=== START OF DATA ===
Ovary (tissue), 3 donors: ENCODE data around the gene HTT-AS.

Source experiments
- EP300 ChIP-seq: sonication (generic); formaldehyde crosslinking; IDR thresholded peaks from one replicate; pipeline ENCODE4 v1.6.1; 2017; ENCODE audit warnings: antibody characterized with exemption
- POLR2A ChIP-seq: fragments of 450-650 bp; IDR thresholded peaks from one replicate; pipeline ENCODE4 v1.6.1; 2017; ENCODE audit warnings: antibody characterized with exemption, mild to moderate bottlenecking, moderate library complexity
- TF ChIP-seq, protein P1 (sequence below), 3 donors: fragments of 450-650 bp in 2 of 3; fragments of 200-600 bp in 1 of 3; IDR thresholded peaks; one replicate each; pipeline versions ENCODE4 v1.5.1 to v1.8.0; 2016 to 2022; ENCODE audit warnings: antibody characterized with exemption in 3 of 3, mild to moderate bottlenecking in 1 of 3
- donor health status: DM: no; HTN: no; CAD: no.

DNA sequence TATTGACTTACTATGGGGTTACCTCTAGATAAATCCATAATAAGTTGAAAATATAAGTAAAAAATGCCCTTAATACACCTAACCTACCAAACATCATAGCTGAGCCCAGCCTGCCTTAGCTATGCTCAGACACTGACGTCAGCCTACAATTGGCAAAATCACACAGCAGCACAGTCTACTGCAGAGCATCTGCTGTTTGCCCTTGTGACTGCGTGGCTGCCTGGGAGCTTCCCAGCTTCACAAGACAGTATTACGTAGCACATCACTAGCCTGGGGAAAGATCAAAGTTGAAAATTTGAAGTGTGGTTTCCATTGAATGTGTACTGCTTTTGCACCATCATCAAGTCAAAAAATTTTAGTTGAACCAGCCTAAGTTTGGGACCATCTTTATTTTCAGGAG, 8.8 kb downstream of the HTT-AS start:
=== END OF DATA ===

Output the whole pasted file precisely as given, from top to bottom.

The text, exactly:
Ovary (tissue), 3 donors: ENCODE data around the gene HTT-AS.

Source experiments
- EP300 ChIP-seq: sonication (generic); formaldehyde crosslinking; IDR thresholded peaks from one replicate; pipeline ENCODE4 v1.6.1; 2017; ENCODE audit warnings: antibody characterized with exemption
- POLR2A ChIP-seq: fragments of 450-650 bp; IDR thresholded peaks from one replicate; pipeline ENCODE4 v1.6.1; 2017; ENCODE audit warnings: antibody characterized with exemption, mild to moderate bottlenecking, moderate library complexity
- TF ChIP-seq, protein P1 (sequence below), 3 donors: fragments of 450-650 bp in 2 of 3; fragments of 200-600 bp in 1 of 3; IDR thresholded peaks; one replicate each; pipeline versions ENCODE4 v1.5.1 to v1.8.0; 2016 to 2022; ENCODE audit warnings: antibody characterized with exemption in 3 of 3, mild to moderate bottlenecking in 1 of 3
- donor health status: DM: no; HTN: no; CAD: no.

DNA sequence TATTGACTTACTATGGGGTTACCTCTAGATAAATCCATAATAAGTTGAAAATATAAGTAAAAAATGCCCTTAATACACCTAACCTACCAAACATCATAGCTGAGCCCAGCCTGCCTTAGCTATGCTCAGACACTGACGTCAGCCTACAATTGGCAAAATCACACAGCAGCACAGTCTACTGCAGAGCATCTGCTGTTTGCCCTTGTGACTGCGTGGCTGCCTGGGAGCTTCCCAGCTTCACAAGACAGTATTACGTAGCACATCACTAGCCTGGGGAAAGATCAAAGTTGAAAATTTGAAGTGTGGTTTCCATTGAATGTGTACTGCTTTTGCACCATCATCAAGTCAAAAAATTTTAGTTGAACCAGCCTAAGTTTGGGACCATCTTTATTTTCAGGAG, 8.8 kb downstream of the HTT-AS start: